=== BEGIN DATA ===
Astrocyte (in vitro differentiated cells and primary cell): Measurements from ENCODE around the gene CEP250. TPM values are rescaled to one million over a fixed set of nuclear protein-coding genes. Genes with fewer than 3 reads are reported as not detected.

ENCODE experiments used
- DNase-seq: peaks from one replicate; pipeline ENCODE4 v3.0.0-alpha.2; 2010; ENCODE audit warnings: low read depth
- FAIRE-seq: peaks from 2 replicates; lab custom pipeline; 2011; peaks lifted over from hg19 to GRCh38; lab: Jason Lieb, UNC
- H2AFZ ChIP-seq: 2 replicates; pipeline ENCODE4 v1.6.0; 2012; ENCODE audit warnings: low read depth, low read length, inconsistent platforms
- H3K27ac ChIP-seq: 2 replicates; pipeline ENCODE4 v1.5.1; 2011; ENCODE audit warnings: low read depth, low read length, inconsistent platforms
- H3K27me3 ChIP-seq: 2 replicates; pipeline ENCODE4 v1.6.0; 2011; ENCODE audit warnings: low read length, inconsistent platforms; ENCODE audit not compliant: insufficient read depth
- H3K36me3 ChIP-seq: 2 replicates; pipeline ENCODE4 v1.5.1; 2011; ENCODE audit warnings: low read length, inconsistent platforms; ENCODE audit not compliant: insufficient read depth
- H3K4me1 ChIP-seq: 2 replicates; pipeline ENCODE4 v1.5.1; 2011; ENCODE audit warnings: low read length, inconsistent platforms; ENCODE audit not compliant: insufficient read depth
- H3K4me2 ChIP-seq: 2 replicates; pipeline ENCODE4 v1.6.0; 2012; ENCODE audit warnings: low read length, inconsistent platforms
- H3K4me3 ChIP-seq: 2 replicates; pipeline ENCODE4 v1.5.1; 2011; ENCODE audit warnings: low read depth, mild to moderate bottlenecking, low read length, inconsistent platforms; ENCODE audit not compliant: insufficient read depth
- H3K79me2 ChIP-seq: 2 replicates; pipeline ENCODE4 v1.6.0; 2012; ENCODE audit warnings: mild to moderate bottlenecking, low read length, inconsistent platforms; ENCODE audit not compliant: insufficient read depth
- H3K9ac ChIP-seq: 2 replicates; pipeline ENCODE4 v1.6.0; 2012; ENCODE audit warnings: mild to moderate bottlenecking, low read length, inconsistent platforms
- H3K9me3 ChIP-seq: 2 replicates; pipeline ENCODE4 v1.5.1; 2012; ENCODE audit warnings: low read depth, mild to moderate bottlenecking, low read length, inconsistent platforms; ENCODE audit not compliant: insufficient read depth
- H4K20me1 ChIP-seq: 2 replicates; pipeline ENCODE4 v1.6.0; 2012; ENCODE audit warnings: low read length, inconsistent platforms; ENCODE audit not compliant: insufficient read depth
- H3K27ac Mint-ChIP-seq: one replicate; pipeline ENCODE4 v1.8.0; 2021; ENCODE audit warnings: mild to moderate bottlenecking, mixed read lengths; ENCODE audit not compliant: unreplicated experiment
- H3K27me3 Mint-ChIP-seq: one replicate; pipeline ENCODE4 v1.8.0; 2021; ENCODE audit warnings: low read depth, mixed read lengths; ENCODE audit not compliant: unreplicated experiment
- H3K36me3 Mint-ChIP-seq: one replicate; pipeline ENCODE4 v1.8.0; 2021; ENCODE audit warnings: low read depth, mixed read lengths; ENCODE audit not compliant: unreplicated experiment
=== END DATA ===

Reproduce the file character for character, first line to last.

Astrocyte (in vitro differentiated cells and primary cell): Measurements from ENCODE around the gene CEP250. TPM values are rescaled to one million over a fixed set of nuclear protein-coding genes. Genes with fewer than 3 reads are reported as not detected.

ENCODE experiments used
- DNase-seq: peaks from one replicate; pipeline ENCODE4 v3.0.0-alpha.2; 2010; ENCODE audit warnings: low read depth
- FAIRE-seq: peaks from 2 replicates; lab custom pipeline; 2011; peaks lifted over from hg19 to GRCh38; lab: Jason Lieb, UNC
- H2AFZ ChIP-seq: 2 replicates; pipeline ENCODE4 v1.6.0; 2012; ENCODE audit warnings: low read depth, low read length, inconsistent platforms
- H3K27ac ChIP-seq: 2 replicates; pipeline ENCODE4 v1.5.1; 2011; ENCODE audit warnings: low read depth, low read length, inconsistent platforms
- H3K27me3 ChIP-seq: 2 replicates; pipeline ENCODE4 v1.6.0; 2011; ENCODE audit warnings: low read length, inconsistent platforms; ENCODE audit not compliant: insufficient read depth
- H3K36me3 ChIP-seq: 2 replicates; pipeline ENCODE4 v1.5.1; 2011; ENCODE audit warnings: low read length, inconsistent platforms; ENCODE audit not compliant: insufficient read depth
- H3K4me1 ChIP-seq: 2 replicates; pipeline ENCODE4 v1.5.1; 2011; ENCODE audit warnings: low read length, inconsistent platforms; ENCODE audit not compliant: insufficient read depth
- H3K4me2 ChIP-seq: 2 replicates; pipeline ENCODE4 v1.6.0; 2012; ENCODE audit warnings: low read length, inconsistent platforms
- H3K4me3 ChIP-seq: 2 replicates; pipeline ENCODE4 v1.5.1; 2011; ENCODE audit warnings: low read depth, mild to moderate bottlenecking, low read length, inconsistent platforms; ENCODE audit not compliant: insufficient read depth
- H3K79me2 ChIP-seq: 2 replicates; pipeline ENCODE4 v1.6.0; 2012; ENCODE audit warnings: mild to moderate bottlenecking, low read length, inconsistent platforms; ENCODE audit not compliant: insufficient read depth
- H3K9ac ChIP-seq: 2 replicates; pipeline ENCODE4 v1.6.0; 2012; ENCODE audit warnings: mild to moderate bottlenecking, low read length, inconsistent platforms
- H3K9me3 ChIP-seq: 2 replicates; pipeline ENCODE4 v1.5.1; 2012; ENCODE audit warnings: low read depth, mild to moderate bottlenecking, low read length, inconsistent platforms; ENCODE audit not compliant: insufficient read depth
- H4K20me1 ChIP-seq: 2 replicates; pipeline ENCODE4 v1.6.0; 2012; ENCODE audit warnings: low read length, inconsistent platforms; ENCODE audit not compliant: insufficient read depth
- H3K27ac Mint-ChIP-seq: one replicate; pipeline ENCODE4 v1.8.0; 2021; ENCODE audit warnings: mild to moderate bottlenecking, mixed read lengths; ENCODE audit not compliant: unreplicated experiment
- H3K27me3 Mint-ChIP-seq: one replicate; pipeline ENCODE4 v1.8.0; 2021; ENCODE audit warnings: low read depth, mixed read lengths; ENCODE audit not compliant: unreplicated experiment
- H3K36me3 Mint-ChIP-seq: one replicate; pipeline ENCODE4 v1.8.0; 2021; ENCODE audit warnings: low read depth, mixed read lengths; ENCODE audit not compliant: unreplicated experiment